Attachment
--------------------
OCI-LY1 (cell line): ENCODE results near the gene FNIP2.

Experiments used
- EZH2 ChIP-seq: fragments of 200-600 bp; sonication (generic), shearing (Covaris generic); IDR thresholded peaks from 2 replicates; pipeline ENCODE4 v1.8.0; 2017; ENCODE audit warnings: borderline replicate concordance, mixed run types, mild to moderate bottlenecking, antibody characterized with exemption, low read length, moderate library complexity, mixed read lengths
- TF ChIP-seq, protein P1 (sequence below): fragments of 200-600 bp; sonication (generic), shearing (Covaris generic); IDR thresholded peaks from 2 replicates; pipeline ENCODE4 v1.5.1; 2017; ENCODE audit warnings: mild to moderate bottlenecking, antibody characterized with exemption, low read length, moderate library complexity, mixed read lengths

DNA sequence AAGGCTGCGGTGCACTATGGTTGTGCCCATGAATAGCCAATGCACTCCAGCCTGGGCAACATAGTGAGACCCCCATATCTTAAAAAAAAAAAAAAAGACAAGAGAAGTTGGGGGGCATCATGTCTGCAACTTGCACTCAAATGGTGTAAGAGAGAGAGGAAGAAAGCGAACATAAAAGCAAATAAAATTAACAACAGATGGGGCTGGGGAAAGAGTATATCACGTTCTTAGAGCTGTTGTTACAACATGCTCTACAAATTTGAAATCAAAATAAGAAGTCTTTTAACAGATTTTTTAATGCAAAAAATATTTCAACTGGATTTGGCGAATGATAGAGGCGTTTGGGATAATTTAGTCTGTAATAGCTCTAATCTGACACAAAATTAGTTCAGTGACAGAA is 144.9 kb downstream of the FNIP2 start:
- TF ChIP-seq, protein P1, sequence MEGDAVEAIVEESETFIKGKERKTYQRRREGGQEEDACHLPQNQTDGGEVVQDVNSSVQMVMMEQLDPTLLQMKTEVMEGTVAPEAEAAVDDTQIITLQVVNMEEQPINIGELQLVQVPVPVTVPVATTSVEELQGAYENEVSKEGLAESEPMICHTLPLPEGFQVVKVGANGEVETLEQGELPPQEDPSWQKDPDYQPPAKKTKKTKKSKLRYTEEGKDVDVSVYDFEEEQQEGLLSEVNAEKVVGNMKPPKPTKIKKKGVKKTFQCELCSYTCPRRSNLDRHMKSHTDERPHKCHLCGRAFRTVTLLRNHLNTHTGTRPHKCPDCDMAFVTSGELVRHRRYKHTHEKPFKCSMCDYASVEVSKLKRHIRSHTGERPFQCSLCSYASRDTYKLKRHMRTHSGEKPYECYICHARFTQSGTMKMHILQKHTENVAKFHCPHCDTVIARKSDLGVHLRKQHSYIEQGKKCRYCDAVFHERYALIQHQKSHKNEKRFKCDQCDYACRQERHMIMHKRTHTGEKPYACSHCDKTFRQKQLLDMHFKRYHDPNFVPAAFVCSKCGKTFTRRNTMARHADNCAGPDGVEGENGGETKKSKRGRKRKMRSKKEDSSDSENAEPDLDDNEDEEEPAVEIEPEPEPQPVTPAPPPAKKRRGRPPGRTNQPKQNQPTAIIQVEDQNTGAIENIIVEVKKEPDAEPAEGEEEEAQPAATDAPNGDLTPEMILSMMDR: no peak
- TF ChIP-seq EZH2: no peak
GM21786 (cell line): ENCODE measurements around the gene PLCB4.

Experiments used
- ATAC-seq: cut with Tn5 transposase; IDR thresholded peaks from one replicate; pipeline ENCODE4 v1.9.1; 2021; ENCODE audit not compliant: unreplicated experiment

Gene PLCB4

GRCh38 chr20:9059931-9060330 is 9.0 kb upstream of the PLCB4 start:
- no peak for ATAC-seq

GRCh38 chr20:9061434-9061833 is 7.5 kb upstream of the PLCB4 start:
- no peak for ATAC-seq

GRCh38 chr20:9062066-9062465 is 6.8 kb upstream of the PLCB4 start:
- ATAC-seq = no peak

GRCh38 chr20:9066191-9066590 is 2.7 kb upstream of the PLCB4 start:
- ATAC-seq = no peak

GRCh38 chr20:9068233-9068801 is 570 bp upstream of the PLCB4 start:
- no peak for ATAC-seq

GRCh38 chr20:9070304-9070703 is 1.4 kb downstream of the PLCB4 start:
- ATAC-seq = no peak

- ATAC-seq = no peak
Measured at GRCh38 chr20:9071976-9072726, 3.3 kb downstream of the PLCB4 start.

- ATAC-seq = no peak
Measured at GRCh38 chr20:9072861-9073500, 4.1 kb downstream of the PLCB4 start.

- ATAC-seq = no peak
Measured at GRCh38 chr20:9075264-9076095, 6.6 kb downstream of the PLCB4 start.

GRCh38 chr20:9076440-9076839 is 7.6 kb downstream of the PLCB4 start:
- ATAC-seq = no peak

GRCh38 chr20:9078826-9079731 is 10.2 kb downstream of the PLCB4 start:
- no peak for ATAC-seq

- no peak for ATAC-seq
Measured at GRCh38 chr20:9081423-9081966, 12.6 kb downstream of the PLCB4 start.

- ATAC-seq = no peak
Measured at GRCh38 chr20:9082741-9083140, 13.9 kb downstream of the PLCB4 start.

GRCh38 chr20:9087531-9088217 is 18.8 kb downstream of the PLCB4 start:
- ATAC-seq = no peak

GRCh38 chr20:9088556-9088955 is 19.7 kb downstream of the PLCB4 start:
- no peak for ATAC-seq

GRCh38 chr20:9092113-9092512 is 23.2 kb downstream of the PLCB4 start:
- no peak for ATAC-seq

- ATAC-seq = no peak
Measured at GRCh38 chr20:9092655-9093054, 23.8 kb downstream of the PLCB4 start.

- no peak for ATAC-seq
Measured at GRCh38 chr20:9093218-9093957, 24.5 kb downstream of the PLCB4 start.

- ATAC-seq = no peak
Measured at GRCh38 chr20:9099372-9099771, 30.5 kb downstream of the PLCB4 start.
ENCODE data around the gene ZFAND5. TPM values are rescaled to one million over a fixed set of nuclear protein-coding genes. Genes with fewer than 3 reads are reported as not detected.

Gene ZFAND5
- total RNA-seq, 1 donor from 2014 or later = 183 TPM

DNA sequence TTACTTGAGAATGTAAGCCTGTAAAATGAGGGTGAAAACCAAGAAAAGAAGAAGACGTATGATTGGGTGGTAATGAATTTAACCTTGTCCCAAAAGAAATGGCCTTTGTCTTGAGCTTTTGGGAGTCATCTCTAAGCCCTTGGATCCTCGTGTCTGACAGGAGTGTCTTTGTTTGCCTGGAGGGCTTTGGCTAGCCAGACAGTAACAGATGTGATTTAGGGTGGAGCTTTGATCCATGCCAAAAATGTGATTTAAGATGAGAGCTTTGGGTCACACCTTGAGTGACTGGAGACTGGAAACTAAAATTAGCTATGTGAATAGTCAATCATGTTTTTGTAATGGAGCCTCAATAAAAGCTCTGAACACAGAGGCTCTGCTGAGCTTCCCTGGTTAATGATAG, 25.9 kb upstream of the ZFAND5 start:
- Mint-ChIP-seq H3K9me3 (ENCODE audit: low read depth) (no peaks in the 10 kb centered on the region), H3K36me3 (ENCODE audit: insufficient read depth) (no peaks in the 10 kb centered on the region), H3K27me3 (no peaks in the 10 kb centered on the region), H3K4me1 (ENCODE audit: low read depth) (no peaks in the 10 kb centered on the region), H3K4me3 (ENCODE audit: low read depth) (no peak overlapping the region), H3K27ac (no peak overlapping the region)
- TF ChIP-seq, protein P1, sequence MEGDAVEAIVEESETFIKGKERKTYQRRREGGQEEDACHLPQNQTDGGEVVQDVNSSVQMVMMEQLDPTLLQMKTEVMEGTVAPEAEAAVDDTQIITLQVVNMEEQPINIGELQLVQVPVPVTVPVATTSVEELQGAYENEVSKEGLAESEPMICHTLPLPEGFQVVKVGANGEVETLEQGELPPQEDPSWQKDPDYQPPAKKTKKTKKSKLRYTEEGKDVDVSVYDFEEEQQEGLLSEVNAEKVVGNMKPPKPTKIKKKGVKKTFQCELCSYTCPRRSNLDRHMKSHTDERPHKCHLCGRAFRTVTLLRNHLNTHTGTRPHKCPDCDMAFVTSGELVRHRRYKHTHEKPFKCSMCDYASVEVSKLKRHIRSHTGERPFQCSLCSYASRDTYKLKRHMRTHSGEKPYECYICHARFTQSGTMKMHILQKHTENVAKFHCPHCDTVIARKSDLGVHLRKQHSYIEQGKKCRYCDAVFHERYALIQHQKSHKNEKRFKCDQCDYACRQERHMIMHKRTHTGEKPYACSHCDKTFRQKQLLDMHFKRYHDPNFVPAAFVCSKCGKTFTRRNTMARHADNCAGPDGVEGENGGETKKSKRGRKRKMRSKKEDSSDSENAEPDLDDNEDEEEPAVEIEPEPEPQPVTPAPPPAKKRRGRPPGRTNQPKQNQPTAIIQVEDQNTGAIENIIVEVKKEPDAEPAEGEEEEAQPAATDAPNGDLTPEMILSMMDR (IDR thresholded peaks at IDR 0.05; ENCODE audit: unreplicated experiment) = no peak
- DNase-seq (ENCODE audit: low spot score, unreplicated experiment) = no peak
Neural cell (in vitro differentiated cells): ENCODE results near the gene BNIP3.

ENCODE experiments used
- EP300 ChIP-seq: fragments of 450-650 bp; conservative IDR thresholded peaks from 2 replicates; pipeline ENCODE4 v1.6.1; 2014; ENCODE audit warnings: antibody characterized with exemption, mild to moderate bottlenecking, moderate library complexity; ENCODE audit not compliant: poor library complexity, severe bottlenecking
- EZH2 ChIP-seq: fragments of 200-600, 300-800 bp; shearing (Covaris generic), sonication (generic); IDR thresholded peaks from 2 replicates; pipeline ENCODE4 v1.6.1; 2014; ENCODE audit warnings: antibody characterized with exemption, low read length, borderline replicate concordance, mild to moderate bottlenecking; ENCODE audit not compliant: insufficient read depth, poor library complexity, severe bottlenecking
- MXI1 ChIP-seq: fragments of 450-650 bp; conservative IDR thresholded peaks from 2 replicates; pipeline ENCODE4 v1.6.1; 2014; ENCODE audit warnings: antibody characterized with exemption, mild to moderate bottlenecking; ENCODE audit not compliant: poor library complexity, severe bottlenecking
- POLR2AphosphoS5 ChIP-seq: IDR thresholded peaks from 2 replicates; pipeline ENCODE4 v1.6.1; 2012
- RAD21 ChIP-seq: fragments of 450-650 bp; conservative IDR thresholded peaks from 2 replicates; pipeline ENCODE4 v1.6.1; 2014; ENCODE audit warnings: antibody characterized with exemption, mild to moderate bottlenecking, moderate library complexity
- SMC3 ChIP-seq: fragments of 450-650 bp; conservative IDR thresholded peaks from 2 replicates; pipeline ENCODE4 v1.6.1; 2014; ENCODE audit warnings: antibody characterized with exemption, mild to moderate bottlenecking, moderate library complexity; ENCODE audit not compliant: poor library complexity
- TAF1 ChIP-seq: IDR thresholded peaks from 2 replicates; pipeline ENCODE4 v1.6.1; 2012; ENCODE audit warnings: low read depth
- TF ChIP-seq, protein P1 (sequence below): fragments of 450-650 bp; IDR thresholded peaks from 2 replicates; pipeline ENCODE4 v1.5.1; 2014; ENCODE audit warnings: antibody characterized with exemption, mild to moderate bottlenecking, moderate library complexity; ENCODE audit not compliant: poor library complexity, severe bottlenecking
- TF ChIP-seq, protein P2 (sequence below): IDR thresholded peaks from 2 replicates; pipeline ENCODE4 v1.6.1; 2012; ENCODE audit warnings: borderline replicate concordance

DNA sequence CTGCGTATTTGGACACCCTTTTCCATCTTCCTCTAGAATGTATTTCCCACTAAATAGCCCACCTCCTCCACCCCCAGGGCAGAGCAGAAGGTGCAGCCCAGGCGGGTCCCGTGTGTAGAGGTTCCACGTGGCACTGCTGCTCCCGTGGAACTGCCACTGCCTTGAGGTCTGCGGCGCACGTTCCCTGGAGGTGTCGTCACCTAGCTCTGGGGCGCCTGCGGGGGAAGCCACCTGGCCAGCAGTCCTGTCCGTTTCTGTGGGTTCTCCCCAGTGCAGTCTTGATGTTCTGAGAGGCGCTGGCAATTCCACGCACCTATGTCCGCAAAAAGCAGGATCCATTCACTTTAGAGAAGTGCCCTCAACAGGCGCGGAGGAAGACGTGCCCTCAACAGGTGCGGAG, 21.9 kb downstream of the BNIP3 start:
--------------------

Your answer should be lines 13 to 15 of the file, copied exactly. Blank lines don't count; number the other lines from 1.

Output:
- no peak for ATAC-seq

GRCh38 chr20:9061434-9061833 is 7.5 kb upstream of the PLCB4 start:
- no peak for ATAC-seq